CVS, the largest chain of pharmacies in the United States, has just announced earlier today that they have made “a commitment to create new standards for post-production alterations of beauty imagery it creates for stores, websites, social media and any marketing materials. As part of this initiative, transparency for beauty imagery that has been materially altered will be required by the end of 2020.” The company also announced the introduction of the “CVS Beauty Mark,” a watermark used in order to point out imagery that has not been materially altered.
According to their statement, ‘materially altered’ has been defined as changing or enhancing a person’s shape, size, proportion, skin or eye color, wrinkles or any other individual characteristics.
There is, of course, a bit of ambiguity there as to what level of alteration is considered ’materially altered’. After all, those of us who retouch images of people with frequency will know that we can change the appearance of someone or a feature with naught but an exposure adjustment. It would seem that is it this reason why CVS says it will be working with industry experts to develop specific guidelines to ensure consistency and transparency.
While the initial move will be for CVS’s own branded products and packaging, all beauty products to hit shelves by 2020 will have to adhere to these standards.
Make no mistake, this is a big move and likely to have far reaching effect for brands and photographers alike.
Or is it?
If you remember in 2015 France made a similar move that coincided with their ban on excessively skinny models and requiring a doctor’s certificate indicating they are in good overall health, and that their body mass index is appropriate for their vocation.
Essentially, France instated a provision that commercial photographs of models whose physical appearance has been digitally altered either thinner or larger must be accompanied by the disclaimer of ‘retouched photograph,’ and a violation of this carries with it a fine of 37,500 Euros, or even 30 percent of the ad’s budget. It’s been hard to measure, however, if it’s worked.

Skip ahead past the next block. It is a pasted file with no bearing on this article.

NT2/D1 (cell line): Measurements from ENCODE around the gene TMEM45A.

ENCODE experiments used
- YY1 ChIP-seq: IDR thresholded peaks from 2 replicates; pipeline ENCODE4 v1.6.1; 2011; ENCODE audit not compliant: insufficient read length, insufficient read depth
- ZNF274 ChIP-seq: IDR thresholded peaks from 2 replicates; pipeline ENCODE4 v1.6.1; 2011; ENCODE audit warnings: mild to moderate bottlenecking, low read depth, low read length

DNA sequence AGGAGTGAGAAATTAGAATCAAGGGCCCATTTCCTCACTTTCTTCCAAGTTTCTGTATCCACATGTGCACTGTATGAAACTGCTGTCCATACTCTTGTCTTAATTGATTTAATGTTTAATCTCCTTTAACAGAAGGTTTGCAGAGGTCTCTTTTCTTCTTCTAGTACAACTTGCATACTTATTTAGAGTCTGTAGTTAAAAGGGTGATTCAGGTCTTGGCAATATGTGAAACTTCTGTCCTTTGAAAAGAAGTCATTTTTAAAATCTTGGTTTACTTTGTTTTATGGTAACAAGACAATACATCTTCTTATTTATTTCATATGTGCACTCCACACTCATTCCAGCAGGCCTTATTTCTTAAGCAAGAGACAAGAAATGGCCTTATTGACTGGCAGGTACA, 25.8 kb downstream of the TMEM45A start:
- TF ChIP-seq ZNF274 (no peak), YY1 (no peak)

The problem with all of this is that in reality it requires an amount of case-by-case subjectivity that most won’t afford it, so it wouldn’t be a stretch to think we’ll see some sweeping generalizations. And when we are talking about shape are we speaking about overall body? Who is to say what is healthy? Each body is different and it’s hard to judge what’s natural and what’s not.
Coming from a family of docs I know that we aren’t all made the same and what can be normal for one isn’t for another, so what’s healthy for one isn’t for another. People of different genetics simply cannot be measured against all the same indices. So, where does the line get drawn, and who is to say it gets drawn there?
I also find it interesting that whereas in almost any other profession we elevate and praise (r at least not tear down) those who are excelling, but within fashion and modeling there’s always a bone to be picked (pun intended). Rarely do we hear about the physical trauma that must be endured by top athletes much less anyone speaking out against it, but those in the fashion industry are always hit by the same stick over and over again.
Quite literally, a male model who chooses to be top of his craft and happy to live that way works hard to be in top shape and will often be taunted by those who think they’re unhealthy for not living and eating what they deem to be moderate. Somehow, top athletes who do the same aren’t told the same routine. I’m all for models being healthy, but I’m not sure who can say what that is in a blanket statement for everyone.
All those thoughts aside, however, I do think it’s good to get away from the over airbrushed look, and if CVS will require that to be banished it means major brands like Maybelline and so on will probably be forced to adhere. What that means for photographers though, is that maybe your work should include those kinds of looks if you are looking to to be hired over the next few years.